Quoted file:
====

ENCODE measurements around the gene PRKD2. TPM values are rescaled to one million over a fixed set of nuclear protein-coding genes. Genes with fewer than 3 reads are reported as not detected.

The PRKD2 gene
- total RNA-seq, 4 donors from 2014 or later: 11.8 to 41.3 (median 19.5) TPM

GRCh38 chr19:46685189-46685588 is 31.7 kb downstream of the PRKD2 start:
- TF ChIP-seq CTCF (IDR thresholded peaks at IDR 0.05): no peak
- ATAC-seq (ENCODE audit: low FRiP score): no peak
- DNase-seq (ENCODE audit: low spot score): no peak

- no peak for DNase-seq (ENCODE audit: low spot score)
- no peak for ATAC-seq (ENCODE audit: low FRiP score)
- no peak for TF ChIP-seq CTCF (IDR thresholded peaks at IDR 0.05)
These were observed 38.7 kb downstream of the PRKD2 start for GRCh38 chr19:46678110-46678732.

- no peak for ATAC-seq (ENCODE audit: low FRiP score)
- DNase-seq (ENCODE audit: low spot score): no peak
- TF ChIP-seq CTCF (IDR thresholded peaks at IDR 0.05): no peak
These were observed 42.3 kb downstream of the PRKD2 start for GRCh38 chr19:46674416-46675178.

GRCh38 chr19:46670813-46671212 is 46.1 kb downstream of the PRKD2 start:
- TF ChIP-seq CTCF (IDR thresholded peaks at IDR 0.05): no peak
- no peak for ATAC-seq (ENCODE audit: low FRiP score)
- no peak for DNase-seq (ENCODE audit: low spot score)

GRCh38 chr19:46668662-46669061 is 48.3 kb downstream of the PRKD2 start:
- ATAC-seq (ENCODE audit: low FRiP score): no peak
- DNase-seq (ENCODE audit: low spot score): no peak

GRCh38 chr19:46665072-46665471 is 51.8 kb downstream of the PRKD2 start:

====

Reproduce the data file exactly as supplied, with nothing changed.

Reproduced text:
ENCODE measurements around the gene PRKD2. TPM values are rescaled to one million over a fixed set of nuclear protein-coding genes. Genes with fewer than 3 reads are reported as not detected.

The PRKD2 gene
- total RNA-seq, 4 donors from 2014 or later: 11.8 to 41.3 (median 19.5) TPM

GRCh38 chr19:46685189-46685588 is 31.7 kb downstream of the PRKD2 start:
- TF ChIP-seq CTCF (IDR thresholded peaks at IDR 0.05): no peak
- ATAC-seq (ENCODE audit: low FRiP score): no peak
- DNase-seq (ENCODE audit: low spot score): no peak

- no peak for DNase-seq (ENCODE audit: low spot score)
- no peak for ATAC-seq (ENCODE audit: low FRiP score)
- no peak for TF ChIP-seq CTCF (IDR thresholded peaks at IDR 0.05)
These were observed 38.7 kb downstream of the PRKD2 start for GRCh38 chr19:46678110-46678732.

- no peak for ATAC-seq (ENCODE audit: low FRiP score)
- DNase-seq (ENCODE audit: low spot score): no peak
- TF ChIP-seq CTCF (IDR thresholded peaks at IDR 0.05): no peak
These were observed 42.3 kb downstream of the PRKD2 start for GRCh38 chr19:46674416-46675178.

GRCh38 chr19:46670813-46671212 is 46.1 kb downstream of the PRKD2 start:
- TF ChIP-seq CTCF (IDR thresholded peaks at IDR 0.05): no peak
- no peak for ATAC-seq (ENCODE audit: low FRiP score)
- no peak for DNase-seq (ENCODE audit: low spot score)

GRCh38 chr19:46668662-46669061 is 48.3 kb downstream of the PRKD2 start:
- ATAC-seq (ENCODE audit: low FRiP score): no peak
- DNase-seq (ENCODE audit: low spot score): no peak

GRCh38 chr19:46665072-46665471 is 51.8 kb downstream of the PRKD2 start: